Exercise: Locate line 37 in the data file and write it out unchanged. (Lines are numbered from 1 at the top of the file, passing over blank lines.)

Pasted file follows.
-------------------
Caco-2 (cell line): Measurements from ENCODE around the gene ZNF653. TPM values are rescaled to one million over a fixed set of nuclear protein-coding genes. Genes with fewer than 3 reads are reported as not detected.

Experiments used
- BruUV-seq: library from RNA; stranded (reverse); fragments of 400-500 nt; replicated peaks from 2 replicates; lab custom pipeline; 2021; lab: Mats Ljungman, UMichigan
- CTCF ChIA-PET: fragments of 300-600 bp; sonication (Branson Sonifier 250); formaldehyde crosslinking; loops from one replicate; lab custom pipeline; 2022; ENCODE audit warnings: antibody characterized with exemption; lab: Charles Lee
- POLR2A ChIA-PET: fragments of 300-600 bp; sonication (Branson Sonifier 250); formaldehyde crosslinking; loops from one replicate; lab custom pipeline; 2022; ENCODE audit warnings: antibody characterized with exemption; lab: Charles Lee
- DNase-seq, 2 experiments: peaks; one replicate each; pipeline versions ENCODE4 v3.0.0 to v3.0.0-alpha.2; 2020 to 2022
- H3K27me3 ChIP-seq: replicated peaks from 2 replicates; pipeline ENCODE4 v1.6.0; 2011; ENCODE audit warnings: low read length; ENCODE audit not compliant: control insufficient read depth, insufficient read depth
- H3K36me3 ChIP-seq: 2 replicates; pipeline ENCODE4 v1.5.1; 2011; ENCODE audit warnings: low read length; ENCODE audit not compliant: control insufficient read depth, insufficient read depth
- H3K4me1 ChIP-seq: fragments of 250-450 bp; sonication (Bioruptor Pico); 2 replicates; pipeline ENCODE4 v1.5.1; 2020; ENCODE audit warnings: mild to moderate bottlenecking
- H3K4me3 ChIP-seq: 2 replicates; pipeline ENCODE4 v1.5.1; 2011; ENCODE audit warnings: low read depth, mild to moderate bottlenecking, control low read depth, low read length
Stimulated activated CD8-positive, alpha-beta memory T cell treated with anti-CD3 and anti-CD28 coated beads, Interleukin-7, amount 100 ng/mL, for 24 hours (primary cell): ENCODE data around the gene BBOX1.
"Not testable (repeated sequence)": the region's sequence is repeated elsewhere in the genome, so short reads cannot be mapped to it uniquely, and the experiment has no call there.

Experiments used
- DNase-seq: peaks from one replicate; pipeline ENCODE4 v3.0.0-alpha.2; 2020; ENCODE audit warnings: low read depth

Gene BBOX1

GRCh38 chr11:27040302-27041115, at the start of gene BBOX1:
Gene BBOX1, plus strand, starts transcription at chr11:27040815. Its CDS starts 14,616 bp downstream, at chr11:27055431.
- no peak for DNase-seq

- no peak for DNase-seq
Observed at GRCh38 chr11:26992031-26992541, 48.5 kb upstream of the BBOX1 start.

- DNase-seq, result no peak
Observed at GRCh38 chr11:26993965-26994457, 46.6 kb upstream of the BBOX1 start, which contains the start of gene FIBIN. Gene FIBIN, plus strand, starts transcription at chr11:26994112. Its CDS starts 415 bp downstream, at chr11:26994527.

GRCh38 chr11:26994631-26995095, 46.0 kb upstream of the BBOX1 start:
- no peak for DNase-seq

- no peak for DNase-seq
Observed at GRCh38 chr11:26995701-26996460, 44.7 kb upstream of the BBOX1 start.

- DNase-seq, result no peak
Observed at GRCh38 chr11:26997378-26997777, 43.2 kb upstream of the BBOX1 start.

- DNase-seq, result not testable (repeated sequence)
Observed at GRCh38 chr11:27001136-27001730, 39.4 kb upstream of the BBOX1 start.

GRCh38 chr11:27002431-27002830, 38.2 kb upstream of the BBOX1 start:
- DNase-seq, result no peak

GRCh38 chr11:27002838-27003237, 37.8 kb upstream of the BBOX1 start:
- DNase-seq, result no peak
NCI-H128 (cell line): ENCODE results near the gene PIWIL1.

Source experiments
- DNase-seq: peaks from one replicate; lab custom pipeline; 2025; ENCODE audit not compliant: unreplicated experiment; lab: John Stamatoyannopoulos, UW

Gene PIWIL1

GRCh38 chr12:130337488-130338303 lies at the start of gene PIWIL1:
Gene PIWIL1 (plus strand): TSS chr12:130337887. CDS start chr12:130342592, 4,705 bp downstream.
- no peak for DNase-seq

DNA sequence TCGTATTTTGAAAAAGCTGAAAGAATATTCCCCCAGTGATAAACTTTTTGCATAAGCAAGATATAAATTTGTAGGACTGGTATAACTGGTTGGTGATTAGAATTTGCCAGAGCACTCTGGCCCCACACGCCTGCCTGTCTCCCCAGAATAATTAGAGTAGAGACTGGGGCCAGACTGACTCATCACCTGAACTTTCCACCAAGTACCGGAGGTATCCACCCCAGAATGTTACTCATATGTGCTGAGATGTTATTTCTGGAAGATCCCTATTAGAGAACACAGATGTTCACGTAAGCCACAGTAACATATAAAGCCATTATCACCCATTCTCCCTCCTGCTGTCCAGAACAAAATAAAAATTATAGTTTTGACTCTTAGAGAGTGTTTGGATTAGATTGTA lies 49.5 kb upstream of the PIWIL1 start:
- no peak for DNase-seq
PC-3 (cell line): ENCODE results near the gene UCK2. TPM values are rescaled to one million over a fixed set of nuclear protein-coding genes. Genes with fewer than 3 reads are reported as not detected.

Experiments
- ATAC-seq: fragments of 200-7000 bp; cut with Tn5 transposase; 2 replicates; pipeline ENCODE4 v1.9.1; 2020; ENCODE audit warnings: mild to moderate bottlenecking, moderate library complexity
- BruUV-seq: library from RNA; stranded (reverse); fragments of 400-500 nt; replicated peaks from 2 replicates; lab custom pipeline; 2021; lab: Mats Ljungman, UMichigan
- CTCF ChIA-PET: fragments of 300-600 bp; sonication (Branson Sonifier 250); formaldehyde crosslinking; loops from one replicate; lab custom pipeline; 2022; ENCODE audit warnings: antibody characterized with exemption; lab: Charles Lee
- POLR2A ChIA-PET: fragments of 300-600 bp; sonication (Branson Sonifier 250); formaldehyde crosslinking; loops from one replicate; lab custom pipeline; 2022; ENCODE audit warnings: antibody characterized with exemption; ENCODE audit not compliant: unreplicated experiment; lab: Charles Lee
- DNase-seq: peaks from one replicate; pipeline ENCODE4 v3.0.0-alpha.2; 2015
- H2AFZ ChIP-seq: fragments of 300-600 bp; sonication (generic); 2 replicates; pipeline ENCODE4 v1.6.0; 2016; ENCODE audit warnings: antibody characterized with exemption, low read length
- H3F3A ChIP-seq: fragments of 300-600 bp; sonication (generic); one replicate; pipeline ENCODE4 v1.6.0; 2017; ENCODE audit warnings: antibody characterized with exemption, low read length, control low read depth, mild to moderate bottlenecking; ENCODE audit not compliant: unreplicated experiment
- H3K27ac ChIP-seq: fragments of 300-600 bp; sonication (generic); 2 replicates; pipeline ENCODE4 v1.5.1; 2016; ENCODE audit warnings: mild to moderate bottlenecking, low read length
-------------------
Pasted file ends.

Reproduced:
- DNase-seq: peaks from one replicate; lab custom pipeline; 2025; ENCODE audit not compliant: unreplicated experiment; lab: John Stamatoyannopoulos, UW